Float point numbers.

Floating point numbers can be specified with their base-ten exponent: 2.4e7 is 2.4 × 107.

Characters.

A dollar sign introduces a literal character: $a is the literal for ‘a’. Instances of non-printing characters can be obtained by sending appropriately named messages to the Character class, such as Character space and Character tab.

Strings.

Single quotes are used to define a literal string. If you want a string with a quote inside, just double the quote, as in 'G''day'.

Symbols.

Symbols are like Strings, in that they contain a sequence of characters. However, unlike a string, a literal symbol is guaranteed to be globally unique. There is only one Symbol object #Hello but there may be multiple String objects with the value 'Hello'.

Static arrays.

Static arrays or Compile-time arrays are defined by #( ), surrounding space-separated literals. Everything within the parentheses must be a compile-time constant. For example, #(27 #(true false) abc) is a literal array of three elements: the integer 27, the compile-time array containing the two booleans, and the symbol #abc.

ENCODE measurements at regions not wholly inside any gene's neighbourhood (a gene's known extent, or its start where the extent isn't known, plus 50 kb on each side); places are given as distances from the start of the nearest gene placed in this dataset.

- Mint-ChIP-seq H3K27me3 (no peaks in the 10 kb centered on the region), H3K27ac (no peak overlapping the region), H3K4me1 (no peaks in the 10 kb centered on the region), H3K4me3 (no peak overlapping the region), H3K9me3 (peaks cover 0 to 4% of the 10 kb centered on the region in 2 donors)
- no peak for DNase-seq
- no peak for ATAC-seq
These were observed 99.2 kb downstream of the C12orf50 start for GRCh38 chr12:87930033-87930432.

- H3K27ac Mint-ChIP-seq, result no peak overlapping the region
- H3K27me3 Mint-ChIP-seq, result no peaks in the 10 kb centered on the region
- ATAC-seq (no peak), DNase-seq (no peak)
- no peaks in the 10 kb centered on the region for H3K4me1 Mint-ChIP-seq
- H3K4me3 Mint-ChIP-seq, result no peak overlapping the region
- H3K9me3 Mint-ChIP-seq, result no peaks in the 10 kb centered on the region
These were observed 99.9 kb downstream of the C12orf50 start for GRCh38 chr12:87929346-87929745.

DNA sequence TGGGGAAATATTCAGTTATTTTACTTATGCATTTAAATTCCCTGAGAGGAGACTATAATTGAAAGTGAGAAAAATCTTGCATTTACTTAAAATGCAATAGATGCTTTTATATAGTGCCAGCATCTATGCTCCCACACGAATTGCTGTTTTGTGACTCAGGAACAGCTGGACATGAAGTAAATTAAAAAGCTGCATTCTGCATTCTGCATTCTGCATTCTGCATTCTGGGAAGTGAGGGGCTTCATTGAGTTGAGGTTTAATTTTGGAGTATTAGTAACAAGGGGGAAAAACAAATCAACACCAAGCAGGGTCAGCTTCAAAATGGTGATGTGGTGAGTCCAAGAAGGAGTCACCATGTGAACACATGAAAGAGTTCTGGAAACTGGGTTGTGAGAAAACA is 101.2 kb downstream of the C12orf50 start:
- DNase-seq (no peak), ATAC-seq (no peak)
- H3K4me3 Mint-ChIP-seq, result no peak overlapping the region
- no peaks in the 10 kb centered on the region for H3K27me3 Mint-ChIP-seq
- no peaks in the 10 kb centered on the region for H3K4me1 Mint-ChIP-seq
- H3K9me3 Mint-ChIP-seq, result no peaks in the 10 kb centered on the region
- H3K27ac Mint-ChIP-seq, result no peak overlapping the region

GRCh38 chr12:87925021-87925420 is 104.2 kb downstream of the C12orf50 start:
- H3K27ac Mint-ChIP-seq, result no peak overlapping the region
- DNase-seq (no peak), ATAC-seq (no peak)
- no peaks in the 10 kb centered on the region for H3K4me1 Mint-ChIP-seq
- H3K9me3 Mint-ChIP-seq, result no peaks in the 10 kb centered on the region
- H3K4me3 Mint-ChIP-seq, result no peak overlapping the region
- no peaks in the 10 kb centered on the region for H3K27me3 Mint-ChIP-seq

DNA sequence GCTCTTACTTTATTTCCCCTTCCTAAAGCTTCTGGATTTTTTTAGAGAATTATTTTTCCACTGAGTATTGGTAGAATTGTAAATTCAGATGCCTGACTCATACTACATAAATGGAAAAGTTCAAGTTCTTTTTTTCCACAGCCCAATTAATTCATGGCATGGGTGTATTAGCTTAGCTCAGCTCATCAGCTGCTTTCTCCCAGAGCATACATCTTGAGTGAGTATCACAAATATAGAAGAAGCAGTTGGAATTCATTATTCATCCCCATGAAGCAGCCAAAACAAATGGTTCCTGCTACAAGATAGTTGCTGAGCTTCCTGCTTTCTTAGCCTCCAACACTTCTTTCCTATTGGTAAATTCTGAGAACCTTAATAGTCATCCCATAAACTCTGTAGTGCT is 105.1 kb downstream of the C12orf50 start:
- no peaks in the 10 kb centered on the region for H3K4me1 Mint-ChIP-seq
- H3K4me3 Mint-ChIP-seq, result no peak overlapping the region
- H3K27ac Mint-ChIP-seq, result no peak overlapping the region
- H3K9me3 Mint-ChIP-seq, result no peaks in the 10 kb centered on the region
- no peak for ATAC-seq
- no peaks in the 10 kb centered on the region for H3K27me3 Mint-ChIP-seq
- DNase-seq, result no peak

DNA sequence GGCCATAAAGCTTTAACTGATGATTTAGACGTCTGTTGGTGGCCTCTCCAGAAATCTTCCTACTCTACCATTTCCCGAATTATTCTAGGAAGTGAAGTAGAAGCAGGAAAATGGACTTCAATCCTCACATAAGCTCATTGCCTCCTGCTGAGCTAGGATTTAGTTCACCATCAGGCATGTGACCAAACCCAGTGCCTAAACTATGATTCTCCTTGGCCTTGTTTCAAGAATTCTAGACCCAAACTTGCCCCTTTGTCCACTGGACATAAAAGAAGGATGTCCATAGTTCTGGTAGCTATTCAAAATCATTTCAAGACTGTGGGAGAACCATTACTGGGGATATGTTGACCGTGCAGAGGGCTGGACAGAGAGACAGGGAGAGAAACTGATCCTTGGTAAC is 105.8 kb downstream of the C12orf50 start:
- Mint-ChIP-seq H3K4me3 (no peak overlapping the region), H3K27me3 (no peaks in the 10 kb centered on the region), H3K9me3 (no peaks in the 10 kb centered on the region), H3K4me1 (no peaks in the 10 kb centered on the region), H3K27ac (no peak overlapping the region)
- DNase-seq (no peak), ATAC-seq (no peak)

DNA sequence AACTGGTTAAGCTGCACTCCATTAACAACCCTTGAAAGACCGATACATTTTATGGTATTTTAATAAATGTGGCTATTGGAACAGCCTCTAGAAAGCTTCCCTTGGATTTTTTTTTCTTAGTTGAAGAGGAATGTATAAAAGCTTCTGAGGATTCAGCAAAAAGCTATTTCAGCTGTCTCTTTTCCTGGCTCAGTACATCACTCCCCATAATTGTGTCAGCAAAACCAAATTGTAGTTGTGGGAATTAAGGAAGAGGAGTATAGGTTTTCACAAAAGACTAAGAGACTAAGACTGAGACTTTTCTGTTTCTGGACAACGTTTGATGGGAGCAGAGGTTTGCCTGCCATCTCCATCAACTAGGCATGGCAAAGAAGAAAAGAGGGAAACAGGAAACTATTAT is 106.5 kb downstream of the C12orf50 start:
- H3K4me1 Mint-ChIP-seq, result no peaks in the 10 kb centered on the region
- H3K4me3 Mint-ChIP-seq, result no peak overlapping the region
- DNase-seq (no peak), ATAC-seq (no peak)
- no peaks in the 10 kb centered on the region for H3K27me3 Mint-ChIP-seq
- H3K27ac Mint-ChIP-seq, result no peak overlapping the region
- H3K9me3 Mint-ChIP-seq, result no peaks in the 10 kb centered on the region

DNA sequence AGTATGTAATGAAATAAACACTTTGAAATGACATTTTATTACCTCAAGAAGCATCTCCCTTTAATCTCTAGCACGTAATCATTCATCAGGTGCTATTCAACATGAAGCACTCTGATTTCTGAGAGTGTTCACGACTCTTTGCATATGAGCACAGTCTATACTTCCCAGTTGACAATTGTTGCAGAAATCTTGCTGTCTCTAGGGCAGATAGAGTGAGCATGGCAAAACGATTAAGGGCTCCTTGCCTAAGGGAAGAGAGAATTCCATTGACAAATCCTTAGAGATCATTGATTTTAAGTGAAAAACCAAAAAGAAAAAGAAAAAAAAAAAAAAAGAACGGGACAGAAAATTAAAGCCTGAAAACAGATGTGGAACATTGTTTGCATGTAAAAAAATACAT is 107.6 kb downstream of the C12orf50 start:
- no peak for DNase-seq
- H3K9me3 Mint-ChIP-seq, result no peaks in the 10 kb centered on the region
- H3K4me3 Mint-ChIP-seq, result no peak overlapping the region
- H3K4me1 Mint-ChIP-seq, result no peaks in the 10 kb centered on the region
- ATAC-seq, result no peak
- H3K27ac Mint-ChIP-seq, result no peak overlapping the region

Dynamic arrays.

Dynamic arrays or Run-time arrays. Curly braces { } define a (dynamic) array at run-time. Elements are expressions separated by periods. So { 1. 2. 1+2 } defines an array with elements 1, 2, and the result of evaluating 1+2. (The curly-brace notation is peculiar to the Squeak family dialect of Smalltalk! In other Smalltalks you must build up dynamic arrays explicitly.)

Comments.

Comments are enclosed in double quotes. "hello" is a comment, not a string, and is ignored by the Cuis-Smalltalk compiler. Comments may span multiple lines.

Local variable declarations.

Vertical bars | | enclose the declaration of one or more local variables in a method (and also in a block).

Assignment.

:= assigns an object to a variable. Sometimes you will see := used instead. Since this character is not present in the keyboard, you key in with the underscore character key. So, x := 1 is the same as x ← 1 or x _ 1.

Blocks.